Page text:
Skip Navigation
NPR News
Toyota Prius (AP)

Why A Strong Yen Means More U.S. Jobs

Jun 19, 2012 (All Things Considered)

Hear this

This text will be replaced
Launch in player

Share this


Explore this

Reported by

Sonari Glinton

The cost to build a Toyota Prius hasn't changed much in the past five years — if you measure the cost in Japanese yen. But if you measure the cost in dollars, it's a different story. In 2007, it cost Toyota about $16,000 to build a Prius. Now, it's more like $24,000.

That's because the value of the yen has risen relative to the dollar. In 2007, $1 bought 124 yen; today, $1 buys just 79 yen.

Toyota and other Japanese car makers haven't passed that higher cost on to U.S. consumers, partly because it would be awful for sales. Instead, the companies have cut back on incentives for buyers, limited exports of cars from Japan, and cut material costs in cars. Auto analysts and critics have pointed to the push to control costs as a reason Consumer Reports downgraded the Honda Civic (this was a big deal among car people).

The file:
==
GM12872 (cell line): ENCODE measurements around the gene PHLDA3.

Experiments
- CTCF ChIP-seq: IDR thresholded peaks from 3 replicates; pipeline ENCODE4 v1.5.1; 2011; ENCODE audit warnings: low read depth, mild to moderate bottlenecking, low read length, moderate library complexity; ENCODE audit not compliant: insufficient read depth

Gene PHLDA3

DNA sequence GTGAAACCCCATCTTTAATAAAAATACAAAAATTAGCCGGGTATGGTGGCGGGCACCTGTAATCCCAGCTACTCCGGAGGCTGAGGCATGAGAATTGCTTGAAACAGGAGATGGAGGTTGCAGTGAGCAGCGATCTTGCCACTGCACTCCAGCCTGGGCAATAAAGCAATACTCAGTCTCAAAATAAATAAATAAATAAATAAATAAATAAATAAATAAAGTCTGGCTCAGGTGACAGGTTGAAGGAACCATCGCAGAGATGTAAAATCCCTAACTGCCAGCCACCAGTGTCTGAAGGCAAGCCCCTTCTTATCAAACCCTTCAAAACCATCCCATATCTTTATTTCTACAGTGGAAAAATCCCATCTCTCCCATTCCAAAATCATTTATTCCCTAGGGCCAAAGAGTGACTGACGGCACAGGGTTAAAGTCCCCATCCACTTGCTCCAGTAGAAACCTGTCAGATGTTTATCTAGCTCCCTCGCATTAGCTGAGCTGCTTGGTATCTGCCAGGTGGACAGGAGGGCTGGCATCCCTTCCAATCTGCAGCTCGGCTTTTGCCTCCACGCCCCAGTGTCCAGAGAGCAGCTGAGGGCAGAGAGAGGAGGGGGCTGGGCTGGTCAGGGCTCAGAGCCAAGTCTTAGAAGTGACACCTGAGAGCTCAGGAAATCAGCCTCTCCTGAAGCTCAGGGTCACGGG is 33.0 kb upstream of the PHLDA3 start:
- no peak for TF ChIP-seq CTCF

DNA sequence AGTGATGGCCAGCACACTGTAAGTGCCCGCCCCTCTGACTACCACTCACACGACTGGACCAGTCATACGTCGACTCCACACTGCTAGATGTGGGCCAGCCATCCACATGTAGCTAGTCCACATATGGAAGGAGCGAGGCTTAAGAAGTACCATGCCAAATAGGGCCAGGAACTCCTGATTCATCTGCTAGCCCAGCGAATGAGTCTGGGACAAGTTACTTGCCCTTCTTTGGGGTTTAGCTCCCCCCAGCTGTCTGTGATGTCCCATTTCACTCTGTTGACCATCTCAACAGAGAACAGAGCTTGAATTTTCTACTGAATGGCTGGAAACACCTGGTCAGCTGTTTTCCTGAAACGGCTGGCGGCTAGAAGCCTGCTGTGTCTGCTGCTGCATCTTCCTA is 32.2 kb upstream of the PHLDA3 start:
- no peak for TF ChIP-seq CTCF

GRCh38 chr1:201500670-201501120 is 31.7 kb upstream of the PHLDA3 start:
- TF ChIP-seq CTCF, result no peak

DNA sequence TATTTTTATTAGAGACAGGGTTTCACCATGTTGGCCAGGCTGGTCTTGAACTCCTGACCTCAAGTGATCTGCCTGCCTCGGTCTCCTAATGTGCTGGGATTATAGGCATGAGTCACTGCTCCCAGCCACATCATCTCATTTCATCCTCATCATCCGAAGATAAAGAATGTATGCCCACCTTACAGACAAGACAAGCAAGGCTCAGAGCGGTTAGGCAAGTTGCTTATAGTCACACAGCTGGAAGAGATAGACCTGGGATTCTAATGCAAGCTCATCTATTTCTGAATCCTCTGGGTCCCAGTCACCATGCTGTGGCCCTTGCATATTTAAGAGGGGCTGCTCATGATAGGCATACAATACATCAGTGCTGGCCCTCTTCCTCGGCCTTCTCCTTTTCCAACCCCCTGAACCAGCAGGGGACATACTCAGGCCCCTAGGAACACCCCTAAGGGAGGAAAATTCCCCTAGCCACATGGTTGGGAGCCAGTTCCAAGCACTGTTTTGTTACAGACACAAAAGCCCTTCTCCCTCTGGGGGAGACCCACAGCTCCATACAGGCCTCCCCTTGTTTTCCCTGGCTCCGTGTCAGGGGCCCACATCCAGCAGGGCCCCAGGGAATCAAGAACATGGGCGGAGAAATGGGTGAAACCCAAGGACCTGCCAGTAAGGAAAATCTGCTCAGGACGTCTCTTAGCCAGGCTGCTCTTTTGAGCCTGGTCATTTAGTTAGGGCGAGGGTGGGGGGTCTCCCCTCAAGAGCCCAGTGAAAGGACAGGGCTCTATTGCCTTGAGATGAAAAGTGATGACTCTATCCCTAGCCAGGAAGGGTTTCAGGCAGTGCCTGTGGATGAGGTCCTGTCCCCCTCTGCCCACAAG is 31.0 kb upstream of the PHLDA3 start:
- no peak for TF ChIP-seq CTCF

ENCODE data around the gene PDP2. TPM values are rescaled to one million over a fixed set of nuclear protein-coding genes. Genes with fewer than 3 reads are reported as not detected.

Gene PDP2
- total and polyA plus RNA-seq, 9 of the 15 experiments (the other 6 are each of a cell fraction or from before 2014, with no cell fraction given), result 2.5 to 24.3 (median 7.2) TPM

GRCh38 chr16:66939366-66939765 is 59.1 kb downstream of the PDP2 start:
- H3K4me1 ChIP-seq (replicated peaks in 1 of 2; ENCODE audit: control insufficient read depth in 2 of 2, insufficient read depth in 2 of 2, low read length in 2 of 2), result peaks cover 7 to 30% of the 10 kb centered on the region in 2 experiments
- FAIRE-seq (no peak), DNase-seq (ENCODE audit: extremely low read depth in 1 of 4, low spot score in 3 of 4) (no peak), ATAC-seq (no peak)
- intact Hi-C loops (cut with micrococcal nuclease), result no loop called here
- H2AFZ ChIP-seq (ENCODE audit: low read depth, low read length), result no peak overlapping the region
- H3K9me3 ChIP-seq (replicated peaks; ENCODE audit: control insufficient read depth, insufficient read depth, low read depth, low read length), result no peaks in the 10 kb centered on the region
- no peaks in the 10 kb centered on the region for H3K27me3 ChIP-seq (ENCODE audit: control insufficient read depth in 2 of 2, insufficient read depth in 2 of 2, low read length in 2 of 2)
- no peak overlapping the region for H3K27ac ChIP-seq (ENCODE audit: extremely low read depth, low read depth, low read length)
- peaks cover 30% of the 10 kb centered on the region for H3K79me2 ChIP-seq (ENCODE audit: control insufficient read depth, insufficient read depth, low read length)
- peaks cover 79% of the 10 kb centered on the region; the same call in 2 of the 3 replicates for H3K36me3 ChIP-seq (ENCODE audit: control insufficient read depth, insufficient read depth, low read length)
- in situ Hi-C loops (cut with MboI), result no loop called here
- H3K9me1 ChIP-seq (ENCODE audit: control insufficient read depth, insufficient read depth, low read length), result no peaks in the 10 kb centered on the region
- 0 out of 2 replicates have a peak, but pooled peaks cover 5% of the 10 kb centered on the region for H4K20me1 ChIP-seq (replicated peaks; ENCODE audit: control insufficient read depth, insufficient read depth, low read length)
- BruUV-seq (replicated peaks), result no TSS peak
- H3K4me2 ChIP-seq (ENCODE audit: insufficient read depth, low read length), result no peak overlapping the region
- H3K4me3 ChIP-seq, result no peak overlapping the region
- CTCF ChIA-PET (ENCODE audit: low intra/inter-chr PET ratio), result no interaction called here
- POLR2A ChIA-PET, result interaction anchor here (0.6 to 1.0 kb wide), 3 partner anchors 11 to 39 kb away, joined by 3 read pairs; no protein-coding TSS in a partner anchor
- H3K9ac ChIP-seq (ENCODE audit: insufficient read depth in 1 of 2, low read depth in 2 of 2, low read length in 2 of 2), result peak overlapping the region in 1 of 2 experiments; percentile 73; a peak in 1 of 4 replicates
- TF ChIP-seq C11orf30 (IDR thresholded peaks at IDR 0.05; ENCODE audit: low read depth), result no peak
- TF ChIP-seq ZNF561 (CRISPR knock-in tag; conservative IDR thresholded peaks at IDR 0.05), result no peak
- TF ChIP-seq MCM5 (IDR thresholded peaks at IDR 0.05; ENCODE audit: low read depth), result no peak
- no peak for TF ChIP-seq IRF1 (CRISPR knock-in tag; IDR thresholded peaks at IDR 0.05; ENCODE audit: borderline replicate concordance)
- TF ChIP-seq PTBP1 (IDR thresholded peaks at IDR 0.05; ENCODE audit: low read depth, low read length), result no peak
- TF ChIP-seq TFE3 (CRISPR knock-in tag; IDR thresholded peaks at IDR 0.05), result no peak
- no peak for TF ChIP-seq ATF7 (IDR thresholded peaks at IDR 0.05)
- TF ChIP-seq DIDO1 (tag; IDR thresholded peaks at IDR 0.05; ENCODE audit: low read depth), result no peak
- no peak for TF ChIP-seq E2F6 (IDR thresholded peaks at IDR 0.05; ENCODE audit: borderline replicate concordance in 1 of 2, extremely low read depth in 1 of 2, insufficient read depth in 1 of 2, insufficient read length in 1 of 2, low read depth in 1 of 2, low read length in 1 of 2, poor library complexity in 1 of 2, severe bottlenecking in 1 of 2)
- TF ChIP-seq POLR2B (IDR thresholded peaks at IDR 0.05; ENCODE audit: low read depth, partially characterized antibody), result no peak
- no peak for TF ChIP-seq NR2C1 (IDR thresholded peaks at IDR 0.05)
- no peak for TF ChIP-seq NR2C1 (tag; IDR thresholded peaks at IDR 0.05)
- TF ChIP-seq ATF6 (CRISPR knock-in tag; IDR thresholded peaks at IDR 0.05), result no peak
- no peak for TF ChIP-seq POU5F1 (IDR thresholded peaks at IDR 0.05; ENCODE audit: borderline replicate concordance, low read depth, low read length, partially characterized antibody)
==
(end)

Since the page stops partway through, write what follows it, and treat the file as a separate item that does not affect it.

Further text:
At the same time, the strong yen (among other factors) has Japanese automakers looking to build more cars in the U.S. Toyota plans to add more than 3,000 jobs in the U.S., and increase production at it assembly and engine facilities in the U.S. Nissan has said that within a few years, 90 percent of the cars it sells in the U.S. will be made here.

The strong yen also means goods made in the U.S. can be sold more cheaply in Japan. American carmakers have never had much of a presence in Japan, where domestic car makers control more than 90 percent of the market. But with American cars growing smaller and the strong yen helping prices, this may be a moment for American manufacturers to start building a market in Japan.

As we've noted before, "weak currency" sounds bad, and "strong currency" sounds good. But for economic growth, the opposite is often true.

Copyright 2014 NPR. To see more, visit http://www.npr.org/.

Read full story transcript

Missing some content? Check the source: NPR
Copyright(c) 2014, NPR

Visitor comments

on:

NCPR is supported by:

This is a Visitor-Supported website.